A pilgrim's progress
Giambattista Tiepolo Saint Roch c1730–35, Art Gallery of New South Wales, after conservation treatment
On 31 March 1910, five days after departing Melbourne, the steamer Pericles neared the coast of Western Australia, en route to England. Among the vessel’s 298 passengers enjoying the afternoon’s fine weather was NSW orchardist and botanist John Speir Heron who, after developing a successful business, had given up fruit growing for a life of travel and art collecting.
Heron’s luggage included 10 paintings, some inherited from his grandfather, which he intended to sell in London to help finance his own collecting ambitions. But just after 3.30pm, the Pericles struck an uncharted rock 6.5km south-east of Cape Leeuwin and began taking on water. By nightfall, all 461 passengers and crew had been rescued.
Heron’s paintings, along with the rest of the ship’s cargo, which included 32,000 boxes of butter, 6000 bales of wool, 25 tons of tallow, 600 tons of lead and sundry other items, were left to the mercy of the Indian Ocean as the vessel began to sink. One painting depicted Saint Roch, the 14th-century pilgrim saint invoked to offer hope and healing in times of plague. Weeks later, still wrapped in its protective oil cloth, it washed ashore, undamaged.
For the would-be collector, the recovery of the 18th-century painting ‘almost accounted to a miracle’. Less than a year later, Heron offered the picture to the Art Gallery of NSW ‘as the most suitable resting place… and a memento to the fact that the wreck of the Pericles, involving a loss of close to a million sterling in property, was unattended, mercifully, by any loss of life’.
After surviving weeks at sea, misattribution to Salvator Rosa, a title change, and languishing in storage for the last two decades, Saint Roch c1730–35, the Gallery’s only painting by Venetian Baroque master Giambattista Tiepolo (1696–1770), has been carefully restored. Recently, it was finally reunited with other European old master paintings in the Grand Courts.
Following the outbreak of the Black Death in 14th-century Europe, pilgrims and those suffering from bubonic plague started invoking Saint Roch, as protector against the constant threat of mass epidemic diseases. In the early 14th century, Roch relinquished his family fortune, travelled from France to Italy disguised as a pilgrim and dedicated himself to curing plague victims. Stricken with the disease himself, he withdrew to a forest, where a dog brought him bread and healed his wounds by licking them. Resuming his travels, Roch was later imprisoned as a spy and, refusing to disclose his true identity, died in incarceration. His cult became especially important in Venice.
In the Gallery’s painting, the saint, weary and unshaven, is shown resting from his peregrinations, sitting on the base of a stone structure with downturned head and semi-closed eyes. The staff and scallop shell pinned to his cloak indicate his pilgrim’s status, while his upper thigh displays the deadly bubo that tells of his identity as a plague saint. Here is a saint who experiences the very disease that threatens his worshippers.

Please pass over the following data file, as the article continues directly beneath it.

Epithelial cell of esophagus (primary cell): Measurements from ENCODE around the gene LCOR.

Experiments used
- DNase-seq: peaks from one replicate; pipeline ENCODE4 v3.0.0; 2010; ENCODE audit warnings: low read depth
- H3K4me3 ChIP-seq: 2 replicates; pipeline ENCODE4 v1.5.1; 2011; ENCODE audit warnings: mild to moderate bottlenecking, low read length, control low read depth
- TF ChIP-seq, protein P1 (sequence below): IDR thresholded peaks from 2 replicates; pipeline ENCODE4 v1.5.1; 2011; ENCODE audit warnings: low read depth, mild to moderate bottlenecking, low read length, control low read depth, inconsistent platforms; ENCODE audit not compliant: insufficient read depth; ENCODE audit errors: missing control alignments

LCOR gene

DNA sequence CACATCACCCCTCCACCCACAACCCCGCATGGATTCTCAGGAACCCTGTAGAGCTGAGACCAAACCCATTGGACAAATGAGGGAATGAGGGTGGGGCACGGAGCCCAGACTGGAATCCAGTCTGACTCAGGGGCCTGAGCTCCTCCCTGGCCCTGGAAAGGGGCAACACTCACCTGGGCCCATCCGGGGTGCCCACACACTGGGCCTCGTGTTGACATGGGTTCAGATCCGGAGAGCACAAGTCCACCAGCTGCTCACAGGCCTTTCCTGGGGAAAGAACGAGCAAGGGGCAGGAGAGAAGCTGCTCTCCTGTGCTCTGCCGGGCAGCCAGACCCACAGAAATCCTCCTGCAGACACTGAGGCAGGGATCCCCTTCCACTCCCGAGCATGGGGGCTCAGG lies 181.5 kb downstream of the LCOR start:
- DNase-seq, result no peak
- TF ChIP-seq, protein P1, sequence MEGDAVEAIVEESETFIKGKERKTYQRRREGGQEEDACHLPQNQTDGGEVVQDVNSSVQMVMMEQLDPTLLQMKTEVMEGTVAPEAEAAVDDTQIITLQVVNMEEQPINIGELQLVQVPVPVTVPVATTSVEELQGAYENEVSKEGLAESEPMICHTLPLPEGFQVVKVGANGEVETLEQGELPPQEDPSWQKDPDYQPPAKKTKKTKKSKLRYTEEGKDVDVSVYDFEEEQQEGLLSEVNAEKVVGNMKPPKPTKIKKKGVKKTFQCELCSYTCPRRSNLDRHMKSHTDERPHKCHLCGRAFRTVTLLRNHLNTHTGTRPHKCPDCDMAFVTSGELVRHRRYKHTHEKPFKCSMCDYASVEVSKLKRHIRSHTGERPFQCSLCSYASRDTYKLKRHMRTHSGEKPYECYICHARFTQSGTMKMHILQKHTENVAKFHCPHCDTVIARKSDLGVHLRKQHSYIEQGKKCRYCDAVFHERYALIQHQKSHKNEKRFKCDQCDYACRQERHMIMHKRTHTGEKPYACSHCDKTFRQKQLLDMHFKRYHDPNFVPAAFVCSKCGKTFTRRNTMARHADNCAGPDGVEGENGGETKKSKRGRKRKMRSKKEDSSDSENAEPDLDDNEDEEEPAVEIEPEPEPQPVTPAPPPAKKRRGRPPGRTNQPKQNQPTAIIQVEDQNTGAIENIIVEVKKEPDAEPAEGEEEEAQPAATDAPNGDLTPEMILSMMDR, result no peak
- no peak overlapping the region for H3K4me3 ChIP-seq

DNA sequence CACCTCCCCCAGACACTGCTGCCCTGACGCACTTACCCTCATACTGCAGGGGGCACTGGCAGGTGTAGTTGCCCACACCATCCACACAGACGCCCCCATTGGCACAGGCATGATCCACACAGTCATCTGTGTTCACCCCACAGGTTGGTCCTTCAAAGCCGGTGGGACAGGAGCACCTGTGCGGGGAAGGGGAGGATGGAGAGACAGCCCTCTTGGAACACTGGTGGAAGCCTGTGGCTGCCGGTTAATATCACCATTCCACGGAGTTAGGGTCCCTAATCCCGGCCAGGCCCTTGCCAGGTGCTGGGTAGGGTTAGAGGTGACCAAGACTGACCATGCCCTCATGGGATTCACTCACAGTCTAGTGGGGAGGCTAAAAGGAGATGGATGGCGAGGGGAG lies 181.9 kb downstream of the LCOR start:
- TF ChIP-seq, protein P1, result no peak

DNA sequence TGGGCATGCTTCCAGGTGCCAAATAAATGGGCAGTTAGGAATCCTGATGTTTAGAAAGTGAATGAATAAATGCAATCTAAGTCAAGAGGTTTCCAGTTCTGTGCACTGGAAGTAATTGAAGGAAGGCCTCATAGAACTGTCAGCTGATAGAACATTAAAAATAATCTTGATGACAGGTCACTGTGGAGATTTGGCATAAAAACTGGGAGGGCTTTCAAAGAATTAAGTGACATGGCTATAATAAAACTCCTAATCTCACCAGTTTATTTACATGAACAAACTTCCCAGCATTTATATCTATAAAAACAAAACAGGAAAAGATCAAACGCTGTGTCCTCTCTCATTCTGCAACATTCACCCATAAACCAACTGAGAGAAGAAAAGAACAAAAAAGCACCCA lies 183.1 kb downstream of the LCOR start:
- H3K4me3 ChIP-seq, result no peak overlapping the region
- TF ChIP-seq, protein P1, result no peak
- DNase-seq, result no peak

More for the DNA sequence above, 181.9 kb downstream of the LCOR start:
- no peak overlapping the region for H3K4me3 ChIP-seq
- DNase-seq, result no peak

Saint Roch is accompanied by the dog whose head pokes into the image at the bottom right, and he holds the sustaining bread that his faithful hound has shared with him. The saint’s figure is dramatically lit from the right, so that the left side of his face is in shadow. Tiepolo was a master of lighting effects and was greatly appreciated for the luminosity of his palette and his painterly brushwork. In the early 1730s, he produced around 20 images of Saint Roch, all of similar format depicting him in various guises and positions – including in the collections of the Philadelphia Museum of Art, Minneapolis Institute of Art, Harvard Art Museums and The Huntington. Combining genre painting and devotional imagery, these ingenious variations on a single theme were almost certainly commissioned by the Confraternity of San Rocco in Venice.
For worshippers, devotional images such as the Gallery’s Saint Roch were made as tools to negotiate their protection against the plague, and more generally to offer hope and healing in times of epidemic and tragedy. There could be little doubt for the former owner of the Gallery’s Tiepolo, John Speir Heron, that Saint Roch had fulfilled this role and averted human tragedy when the Pericles was shipwrecked off the Western Australian coast more than 100 years ago.
The conservation treatment of this artwork was undertaken by the Gallery’s painting conservators Andrea Nottage and Paula Dredge and frame conservators Emma Rouse and Margaret Sawicki. The conservation was funded by O’Connell Street.
You can browse a slideshow of photos of the conservation process. Click on one of the small images to begin.
The painting before conservation treatment
A detail of the frame before conservation treatment
The painting after removal of discoloured varnish layers and old restorations, revealing the original bright colours but also extensive areas of paint damage and loss
Paula Dredge retouching areas of paint loss using reversable paint medium
The framed painting after conservation treatment
A version of this article first appeared in Look – the Gallery’s members magazine
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July 23 2019, 9am
by Anne Gerard-Austin
Assistant curator, European art